Runes are items with magical properties that can be used to enchant weapons in Dragon Age: Origins. Runes to enchant armor and the ability for the Warden to craft their own runes were introduced in Dragon Age: Origins – Awakening.
- Runecrafting for the Dragon Age: Awakening skill
- Weapon runes (Dragon Age II)
- Armor runes (Dragon Age II)
There are two different types of runes: Weapon Runes and Armor Runes. Weapon Runes are available in Origins and Awakening, while Armor Runes are only available in Awakening and the DLC Golems of Amgarrak. Both rune types are available in Dragon Age II.
Runes can be applied to or removed from equipment by Bodahn Feddic's son, Sandal at the Party Camp in Origins, by Ambassador Cera at Vigil's Keep in Awakening or by a Rune Anvil in The Golems of Amgarrak. In Dragon Age II runes are again added by Sandal in Hightown by the Merchant's Guild.
Runes are applied to weapons or armor to add a bonus to that item. There is no cost associated with adding or removing runes, and runes can be reused after removal. This makes it easy to tailor equipment to meet particular challenges. Runes come in five tiers of power in Origins, from Novice to Grandmaster, or seven tiers of power in Awakening, from Novice to Paragon.
(Note that in Dragon Age II, a rune cannot be removed and reused. Also, applying a new rune to a runed item will destroy the existing one.)
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Weapon Runes Edit
- Main article: Weapon Runes
Weapon Runes can be applied to certain weapons to provide permanent bonuses to that weapon's effects. There are nine types of Weapon Runes, each of which provides a different effect. Generally these are offensive effects, such as fire damage, slow, or paralysis, though weapons can also offer bonuses to physical or spell resistances.
Runes fire independently. Thus, multiple Runes of Paralysis will increase the paralysis chance. While an effect like Paralysis or Slow is active, the same kind of effect cannot be triggered again and the duration of the effect is not extended.
Items increasing elemental damage will increase elemental damage from runes as well.
Armor Runes Edit
- Main article: Armor Runes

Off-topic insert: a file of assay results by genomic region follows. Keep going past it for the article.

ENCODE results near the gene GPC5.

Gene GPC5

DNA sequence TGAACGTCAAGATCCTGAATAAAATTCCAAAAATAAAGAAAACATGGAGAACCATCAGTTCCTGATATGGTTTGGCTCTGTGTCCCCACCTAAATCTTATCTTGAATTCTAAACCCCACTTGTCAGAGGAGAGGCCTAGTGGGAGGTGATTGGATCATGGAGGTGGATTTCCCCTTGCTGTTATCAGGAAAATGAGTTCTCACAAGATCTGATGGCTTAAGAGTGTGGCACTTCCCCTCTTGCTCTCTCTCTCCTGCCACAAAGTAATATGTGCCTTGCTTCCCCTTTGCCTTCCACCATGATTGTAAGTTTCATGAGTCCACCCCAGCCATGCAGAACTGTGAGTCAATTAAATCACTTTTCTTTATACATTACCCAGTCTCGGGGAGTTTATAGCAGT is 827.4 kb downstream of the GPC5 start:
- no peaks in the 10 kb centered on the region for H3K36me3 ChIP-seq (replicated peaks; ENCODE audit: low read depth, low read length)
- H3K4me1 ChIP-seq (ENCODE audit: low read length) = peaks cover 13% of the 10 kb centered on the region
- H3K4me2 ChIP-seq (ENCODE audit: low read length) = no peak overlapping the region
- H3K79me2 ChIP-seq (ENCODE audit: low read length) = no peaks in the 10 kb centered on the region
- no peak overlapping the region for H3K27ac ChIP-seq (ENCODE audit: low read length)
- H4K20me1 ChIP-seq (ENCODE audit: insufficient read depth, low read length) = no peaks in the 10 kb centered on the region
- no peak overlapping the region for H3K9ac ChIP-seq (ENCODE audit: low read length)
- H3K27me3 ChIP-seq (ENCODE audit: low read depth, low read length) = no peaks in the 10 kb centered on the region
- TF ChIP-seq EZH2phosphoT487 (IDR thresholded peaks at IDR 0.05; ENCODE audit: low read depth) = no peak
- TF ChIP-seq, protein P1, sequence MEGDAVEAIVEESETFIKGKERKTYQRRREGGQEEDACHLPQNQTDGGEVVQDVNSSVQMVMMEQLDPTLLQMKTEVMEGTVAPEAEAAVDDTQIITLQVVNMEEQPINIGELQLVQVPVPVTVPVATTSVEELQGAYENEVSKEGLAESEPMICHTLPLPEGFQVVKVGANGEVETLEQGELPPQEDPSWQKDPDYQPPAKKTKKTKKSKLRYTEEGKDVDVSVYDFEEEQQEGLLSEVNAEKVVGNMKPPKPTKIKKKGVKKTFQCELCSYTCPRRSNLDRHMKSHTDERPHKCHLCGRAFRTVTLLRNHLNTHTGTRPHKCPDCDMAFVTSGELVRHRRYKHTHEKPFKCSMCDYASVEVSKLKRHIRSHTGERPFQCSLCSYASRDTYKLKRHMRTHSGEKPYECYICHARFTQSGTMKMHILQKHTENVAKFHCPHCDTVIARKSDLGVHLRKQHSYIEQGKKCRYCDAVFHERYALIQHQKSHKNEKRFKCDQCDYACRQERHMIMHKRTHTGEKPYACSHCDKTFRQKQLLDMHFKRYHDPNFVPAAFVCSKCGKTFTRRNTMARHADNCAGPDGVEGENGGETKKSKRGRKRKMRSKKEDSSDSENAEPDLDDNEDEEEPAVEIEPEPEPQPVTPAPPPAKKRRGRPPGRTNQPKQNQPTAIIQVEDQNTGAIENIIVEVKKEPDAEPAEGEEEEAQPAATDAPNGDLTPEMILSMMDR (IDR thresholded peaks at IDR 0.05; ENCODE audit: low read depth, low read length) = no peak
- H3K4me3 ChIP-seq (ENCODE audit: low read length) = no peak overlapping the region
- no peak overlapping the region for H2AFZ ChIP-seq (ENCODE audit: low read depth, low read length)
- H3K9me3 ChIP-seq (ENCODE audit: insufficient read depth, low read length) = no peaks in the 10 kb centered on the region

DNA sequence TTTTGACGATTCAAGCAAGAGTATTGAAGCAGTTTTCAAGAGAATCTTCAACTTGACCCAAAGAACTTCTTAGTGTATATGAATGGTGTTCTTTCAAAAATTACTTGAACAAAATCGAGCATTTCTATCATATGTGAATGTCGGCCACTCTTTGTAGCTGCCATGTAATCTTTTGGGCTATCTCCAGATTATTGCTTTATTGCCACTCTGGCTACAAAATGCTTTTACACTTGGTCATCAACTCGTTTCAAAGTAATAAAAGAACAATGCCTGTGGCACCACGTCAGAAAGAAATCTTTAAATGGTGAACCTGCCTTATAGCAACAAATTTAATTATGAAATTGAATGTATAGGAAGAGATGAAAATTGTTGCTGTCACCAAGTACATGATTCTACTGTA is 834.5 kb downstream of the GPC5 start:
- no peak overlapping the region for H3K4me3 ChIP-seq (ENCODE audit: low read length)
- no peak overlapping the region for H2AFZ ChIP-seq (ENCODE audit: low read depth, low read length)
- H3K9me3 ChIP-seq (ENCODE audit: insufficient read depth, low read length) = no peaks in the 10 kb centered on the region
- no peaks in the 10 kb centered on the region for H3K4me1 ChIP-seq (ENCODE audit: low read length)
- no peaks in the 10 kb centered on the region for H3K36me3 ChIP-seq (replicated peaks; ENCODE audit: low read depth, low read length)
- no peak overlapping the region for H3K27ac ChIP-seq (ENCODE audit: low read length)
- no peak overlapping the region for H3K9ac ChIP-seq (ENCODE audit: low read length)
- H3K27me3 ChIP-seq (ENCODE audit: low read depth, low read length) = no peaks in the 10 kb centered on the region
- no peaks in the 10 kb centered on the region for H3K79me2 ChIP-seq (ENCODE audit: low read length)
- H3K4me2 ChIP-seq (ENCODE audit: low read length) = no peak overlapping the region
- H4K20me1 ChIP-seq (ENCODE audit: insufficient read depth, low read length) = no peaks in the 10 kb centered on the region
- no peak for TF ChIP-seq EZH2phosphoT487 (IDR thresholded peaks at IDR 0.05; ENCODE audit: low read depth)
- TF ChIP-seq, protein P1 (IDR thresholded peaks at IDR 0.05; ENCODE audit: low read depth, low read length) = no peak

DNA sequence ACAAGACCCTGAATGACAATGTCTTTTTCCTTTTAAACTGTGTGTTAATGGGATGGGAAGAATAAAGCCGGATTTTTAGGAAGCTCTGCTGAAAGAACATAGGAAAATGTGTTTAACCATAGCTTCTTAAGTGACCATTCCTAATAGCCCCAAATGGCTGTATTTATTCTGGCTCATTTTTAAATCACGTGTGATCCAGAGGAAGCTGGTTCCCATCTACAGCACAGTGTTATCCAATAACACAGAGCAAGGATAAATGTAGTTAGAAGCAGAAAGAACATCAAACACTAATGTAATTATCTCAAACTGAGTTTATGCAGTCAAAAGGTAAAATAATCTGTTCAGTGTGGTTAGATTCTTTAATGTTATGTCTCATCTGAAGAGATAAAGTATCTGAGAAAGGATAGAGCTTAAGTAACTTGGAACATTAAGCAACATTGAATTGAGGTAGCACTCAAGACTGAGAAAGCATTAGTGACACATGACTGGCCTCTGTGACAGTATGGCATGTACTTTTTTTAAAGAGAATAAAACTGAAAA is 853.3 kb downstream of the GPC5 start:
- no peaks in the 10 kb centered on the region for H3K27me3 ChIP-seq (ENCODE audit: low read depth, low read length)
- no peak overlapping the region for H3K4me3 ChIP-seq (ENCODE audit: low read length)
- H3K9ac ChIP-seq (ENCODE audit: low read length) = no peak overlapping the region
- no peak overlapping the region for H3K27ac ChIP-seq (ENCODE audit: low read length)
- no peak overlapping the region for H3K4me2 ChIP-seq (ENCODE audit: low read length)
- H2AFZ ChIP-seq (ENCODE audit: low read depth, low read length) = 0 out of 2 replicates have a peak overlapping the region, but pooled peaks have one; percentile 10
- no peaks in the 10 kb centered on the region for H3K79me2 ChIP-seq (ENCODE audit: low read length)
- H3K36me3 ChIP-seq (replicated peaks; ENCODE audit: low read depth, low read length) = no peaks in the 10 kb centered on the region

Armor Runes were introduced in Awakening, and can be applied to certain chest armor to provide bonuses to that armor. There are five types of Armor Runes, each of which provides a different effect. Generally, these are defensive effects, such as extra armor, elemental resistances, or a chance to avoid missile attacks, although there are some that increase base attributes (constitution and willpower).
These runes are :
- Stout – increases Constitution
- Barrier – increases Armor
- Reservoir – increases Willpower
- Tempest – increases Missile Evasion
- Immunity – increases Elemental Resistances (Fire, Ice, and Lightning)
- Evasion - increases chance to dodge attacks by 5%
- Endurance - reduces fatigue by 5%
- Amplification - increases Fire, Cold, Electricity, Nature, and Spirit damage by 5%
- Diligence - eliminates extra damage from flank attacks
Some chest armor comes with slots for runes. Not all armors provide rune slots. Tier 6 armor offers two rune slots, while those of Tier 7 or higher offer three.
Pseudo-Armor Runes Bug Edit
Weapon Runes with effects vs. creature type (Cold Iron, Silverite) and passive resistance (Dweomer, Hale) from Masterpiece and Paragon tiers are erroneously flagged as armor runes in Awakening. Cold Iron and Silverite do not trigger either with melee or ranged weapons when inserted into armor slots. However, both Dweomer and Hale grant the resistance bonuses normally.
Hybrid Runes Edit
Runcrafting can be used to generate gold. Refer to the Runecrafting - Exploits section for some strategies.